The ISIS crisis

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Alessia Barcelo ’16

Alessia Barcelo '16
Alessia Barcelo ’16

This summer the terrorist group Islamic State of Iraq and Syria (ISIS) proved to be quite effective in its manipulation of the press and social media to rapidly expand its network in the Middle East. The pace at which the self-proclaimed jihadists managed to militarily control large portions of Iraq and Syria has shocked regional and western governments. But it was the viral spread of journalists executions on YouTube which prompted government officials to attack ISIS. 
Part of the group’s success can be explained by its ability to recruit and inspire young people through social media. Both ISIS and Al-Qaeda are working hard to raise their groups’ profiles through marketing and media attention. Mr. David Manners, Founder of Decapolis Group and a retired Central Intelligence Agency senior officer, saw this happen over his 18 years living and working in the Middle East when he was the CIA Chief of Station for Jordan and Iran where he led efforts against Islamic terrorism.
“What they are hoping to do is attract more people into their group,” Mr. Manners said, “and they use social media, such as YouTube, to advertise what they are doing and to inspire people to join them.”
Mr. Manners explained that Al-Qaeda, which translates as “the base” in Arabic, supports terrorist groups worldwide and provided the foundation for the ideologies of ISIS, also known as ISIL, or the Islamic State in Iraq and the Levant.
ISIS uses Twitter and YouTube to send out new plans for how they hope to intimidate populations. Through the openness of their attacks and plans, it is thought that it would be easy to catch or kill these groups, but there is a difference between their confidential and public communications, according to Mr. Manners.
“Operational information is not communicated via social media or open texting but rather they use couriers carrying verbal messages or written messages,” Mr. Manners said.
The real outrage began this summer when American photojournalist James Foley was brutally executed in Syria and a video of the execution was put on YouTube. According to the Committee to Protect Journalists, Syria and Iraq remain very dangerous with 29 journalists killed in 2013 and 60 kidnapped. Journalists continue to work towards exposing the truth, but they do not always publish the stories, instead deciding to do a news blackout in order to stop the attacks.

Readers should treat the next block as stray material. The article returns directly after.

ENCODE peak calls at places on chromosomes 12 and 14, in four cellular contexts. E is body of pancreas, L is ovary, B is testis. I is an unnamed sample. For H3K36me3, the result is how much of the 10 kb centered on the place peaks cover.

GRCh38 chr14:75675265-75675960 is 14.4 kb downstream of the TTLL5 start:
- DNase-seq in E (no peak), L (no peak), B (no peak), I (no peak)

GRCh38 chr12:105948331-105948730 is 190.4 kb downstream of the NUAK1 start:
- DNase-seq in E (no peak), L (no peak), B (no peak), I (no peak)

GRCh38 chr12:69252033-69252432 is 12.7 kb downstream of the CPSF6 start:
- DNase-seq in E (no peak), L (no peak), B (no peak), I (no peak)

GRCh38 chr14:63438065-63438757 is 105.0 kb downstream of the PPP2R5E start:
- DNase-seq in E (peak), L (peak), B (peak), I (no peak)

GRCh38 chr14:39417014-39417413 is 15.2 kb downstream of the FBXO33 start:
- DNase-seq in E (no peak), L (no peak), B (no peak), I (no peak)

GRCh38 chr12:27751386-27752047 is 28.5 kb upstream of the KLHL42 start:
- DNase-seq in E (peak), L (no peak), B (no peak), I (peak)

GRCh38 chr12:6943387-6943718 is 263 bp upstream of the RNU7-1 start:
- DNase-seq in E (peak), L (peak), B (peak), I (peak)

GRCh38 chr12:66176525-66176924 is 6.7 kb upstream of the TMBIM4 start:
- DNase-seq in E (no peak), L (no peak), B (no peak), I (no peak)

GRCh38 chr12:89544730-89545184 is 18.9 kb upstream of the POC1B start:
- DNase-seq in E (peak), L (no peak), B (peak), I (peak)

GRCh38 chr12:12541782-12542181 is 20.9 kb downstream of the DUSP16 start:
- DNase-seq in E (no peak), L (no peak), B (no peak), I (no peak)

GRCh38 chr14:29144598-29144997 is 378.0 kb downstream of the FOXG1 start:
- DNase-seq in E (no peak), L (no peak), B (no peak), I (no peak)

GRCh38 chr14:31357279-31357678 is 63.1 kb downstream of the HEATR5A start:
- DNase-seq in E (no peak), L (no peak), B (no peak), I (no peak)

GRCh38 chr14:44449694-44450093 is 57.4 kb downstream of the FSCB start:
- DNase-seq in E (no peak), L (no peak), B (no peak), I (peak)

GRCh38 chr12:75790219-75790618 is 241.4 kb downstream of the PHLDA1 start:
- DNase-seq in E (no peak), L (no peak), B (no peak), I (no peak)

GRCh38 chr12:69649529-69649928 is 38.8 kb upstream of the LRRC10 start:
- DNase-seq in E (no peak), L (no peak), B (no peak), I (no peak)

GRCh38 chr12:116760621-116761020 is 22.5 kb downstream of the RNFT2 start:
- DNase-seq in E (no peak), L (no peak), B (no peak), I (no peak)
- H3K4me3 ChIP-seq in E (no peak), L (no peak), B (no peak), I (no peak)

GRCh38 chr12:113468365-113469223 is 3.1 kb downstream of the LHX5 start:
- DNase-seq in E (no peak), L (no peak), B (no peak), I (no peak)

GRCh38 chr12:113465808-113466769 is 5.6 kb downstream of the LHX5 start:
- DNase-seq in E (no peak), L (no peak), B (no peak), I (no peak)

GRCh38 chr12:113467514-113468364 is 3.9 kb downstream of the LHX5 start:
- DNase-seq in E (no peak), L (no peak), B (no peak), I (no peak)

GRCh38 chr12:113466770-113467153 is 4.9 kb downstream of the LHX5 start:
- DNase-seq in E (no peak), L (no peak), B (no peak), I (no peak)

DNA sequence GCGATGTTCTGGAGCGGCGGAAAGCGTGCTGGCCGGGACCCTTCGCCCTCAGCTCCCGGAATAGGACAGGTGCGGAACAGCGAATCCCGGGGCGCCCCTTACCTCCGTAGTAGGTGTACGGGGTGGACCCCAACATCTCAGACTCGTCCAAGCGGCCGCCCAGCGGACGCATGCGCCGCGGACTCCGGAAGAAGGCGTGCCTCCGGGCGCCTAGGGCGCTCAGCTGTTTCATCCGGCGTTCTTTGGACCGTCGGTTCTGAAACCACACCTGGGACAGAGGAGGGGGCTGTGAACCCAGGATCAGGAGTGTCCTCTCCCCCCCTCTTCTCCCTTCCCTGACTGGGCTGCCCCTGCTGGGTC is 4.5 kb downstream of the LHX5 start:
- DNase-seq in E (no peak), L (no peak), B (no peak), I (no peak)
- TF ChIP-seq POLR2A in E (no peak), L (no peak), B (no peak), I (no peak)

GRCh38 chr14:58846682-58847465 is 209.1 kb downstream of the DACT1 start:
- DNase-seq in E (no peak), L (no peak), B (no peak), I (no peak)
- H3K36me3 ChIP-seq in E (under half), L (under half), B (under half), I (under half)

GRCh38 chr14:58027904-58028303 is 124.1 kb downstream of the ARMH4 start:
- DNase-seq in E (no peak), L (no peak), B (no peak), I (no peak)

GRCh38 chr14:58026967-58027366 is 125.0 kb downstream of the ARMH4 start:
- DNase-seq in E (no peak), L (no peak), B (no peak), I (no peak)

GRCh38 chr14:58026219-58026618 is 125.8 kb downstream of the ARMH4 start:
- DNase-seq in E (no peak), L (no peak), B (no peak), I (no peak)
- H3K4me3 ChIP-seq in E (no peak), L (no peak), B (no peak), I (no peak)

Mr. Manners, however, disagreed with this opinion, stating, “the more they [the media] publicize the more it harms these groups who are committing these atrocities.”
I believe ISIS’ publicity is making them a more powerful terrorist group.  It uses media attention as a recruitment tool for more people to fight for their horrific acts.  The media needs to exploit the acts of terrorist groups so, as a country, we can fight against them. We can lead a more powerful war on terrorism if we are exposed to the truth.
“When evil manifests itself in the world, it needs to be confronted,” Mr. Vincent Badagliacca, Convent of the Sacred Upper School History Teacher and Chair of History Department, said. “The media, many of our politicians, world leaders, and even religious leaders seem unwilling to speak out with clarity about extremism and terrorism. We desperately need the truth to be told and we need leadership in confronting difficult problems.”
To Mr. Manners’ point, public anger about ISIS dramatically increased after watching the viral YouTube videos of the killings of Americans. This rage also pushed governments to take action in a coalition to fight back.
“I think young people can do a lot to comment on how appalled they are by these groups and their actions.  You have to make your peers and people generally feel repelled by these groups and make it unacceptable to have any support for them,” Mr. Manners said.
It may be difficult to see how teenagers can combat terrorism, but we have the power and knowledge of social media on our side.  This generation has grown up in an media-fueled culture and knows how to use it to make an impact. By voicing our opinions and standing up for human rights overseas and in our own country, we can create a ripple effect that will enact change all over the world.
– Alessia Barcelo, Staff Writer